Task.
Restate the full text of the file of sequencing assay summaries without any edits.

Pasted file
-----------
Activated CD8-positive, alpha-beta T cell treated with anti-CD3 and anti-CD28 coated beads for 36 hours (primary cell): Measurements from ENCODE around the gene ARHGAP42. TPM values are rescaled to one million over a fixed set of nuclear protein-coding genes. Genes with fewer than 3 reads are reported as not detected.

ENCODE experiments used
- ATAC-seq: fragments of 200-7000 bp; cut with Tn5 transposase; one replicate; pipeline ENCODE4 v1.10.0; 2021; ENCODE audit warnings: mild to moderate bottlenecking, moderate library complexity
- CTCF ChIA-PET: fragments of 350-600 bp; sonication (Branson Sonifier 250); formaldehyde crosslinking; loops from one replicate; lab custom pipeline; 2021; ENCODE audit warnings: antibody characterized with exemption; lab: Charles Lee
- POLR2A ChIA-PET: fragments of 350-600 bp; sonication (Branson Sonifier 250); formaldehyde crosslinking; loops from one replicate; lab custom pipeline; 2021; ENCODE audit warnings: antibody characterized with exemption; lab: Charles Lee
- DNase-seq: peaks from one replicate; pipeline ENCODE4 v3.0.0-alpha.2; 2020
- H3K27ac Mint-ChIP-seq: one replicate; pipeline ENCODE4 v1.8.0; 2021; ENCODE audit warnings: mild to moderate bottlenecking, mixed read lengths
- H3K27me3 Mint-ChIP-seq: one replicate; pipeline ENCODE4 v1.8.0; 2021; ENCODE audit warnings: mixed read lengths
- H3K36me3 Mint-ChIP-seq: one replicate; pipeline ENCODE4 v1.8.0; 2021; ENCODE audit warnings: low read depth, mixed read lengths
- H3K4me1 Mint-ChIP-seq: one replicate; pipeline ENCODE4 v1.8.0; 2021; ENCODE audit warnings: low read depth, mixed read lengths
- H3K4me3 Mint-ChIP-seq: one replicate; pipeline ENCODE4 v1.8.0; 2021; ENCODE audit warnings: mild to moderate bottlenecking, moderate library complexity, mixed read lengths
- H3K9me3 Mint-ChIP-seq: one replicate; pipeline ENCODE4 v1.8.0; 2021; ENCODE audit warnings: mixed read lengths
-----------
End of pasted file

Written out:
Activated CD8-positive, alpha-beta T cell treated with anti-CD3 and anti-CD28 coated beads for 36 hours (primary cell): Measurements from ENCODE around the gene ARHGAP42. TPM values are rescaled to one million over a fixed set of nuclear protein-coding genes. Genes with fewer than 3 reads are reported as not detected.

ENCODE experiments used
- ATAC-seq: fragments of 200-7000 bp; cut with Tn5 transposase; one replicate; pipeline ENCODE4 v1.10.0; 2021; ENCODE audit warnings: mild to moderate bottlenecking, moderate library complexity
- CTCF ChIA-PET: fragments of 350-600 bp; sonication (Branson Sonifier 250); formaldehyde crosslinking; loops from one replicate; lab custom pipeline; 2021; ENCODE audit warnings: antibody characterized with exemption; lab: Charles Lee
- POLR2A ChIA-PET: fragments of 350-600 bp; sonication (Branson Sonifier 250); formaldehyde crosslinking; loops from one replicate; lab custom pipeline; 2021; ENCODE audit warnings: antibody characterized with exemption; lab: Charles Lee
- DNase-seq: peaks from one replicate; pipeline ENCODE4 v3.0.0-alpha.2; 2020
- H3K27ac Mint-ChIP-seq: one replicate; pipeline ENCODE4 v1.8.0; 2021; ENCODE audit warnings: mild to moderate bottlenecking, mixed read lengths
- H3K27me3 Mint-ChIP-seq: one replicate; pipeline ENCODE4 v1.8.0; 2021; ENCODE audit warnings: mixed read lengths
- H3K36me3 Mint-ChIP-seq: one replicate; pipeline ENCODE4 v1.8.0; 2021; ENCODE audit warnings: low read depth, mixed read lengths
- H3K4me1 Mint-ChIP-seq: one replicate; pipeline ENCODE4 v1.8.0; 2021; ENCODE audit warnings: low read depth, mixed read lengths
- H3K4me3 Mint-ChIP-seq: one replicate; pipeline ENCODE4 v1.8.0; 2021; ENCODE audit warnings: mild to moderate bottlenecking, moderate library complexity, mixed read lengths
- H3K9me3 Mint-ChIP-seq: one replicate; pipeline ENCODE4 v1.8.0; 2021; ENCODE audit warnings: mixed read lengths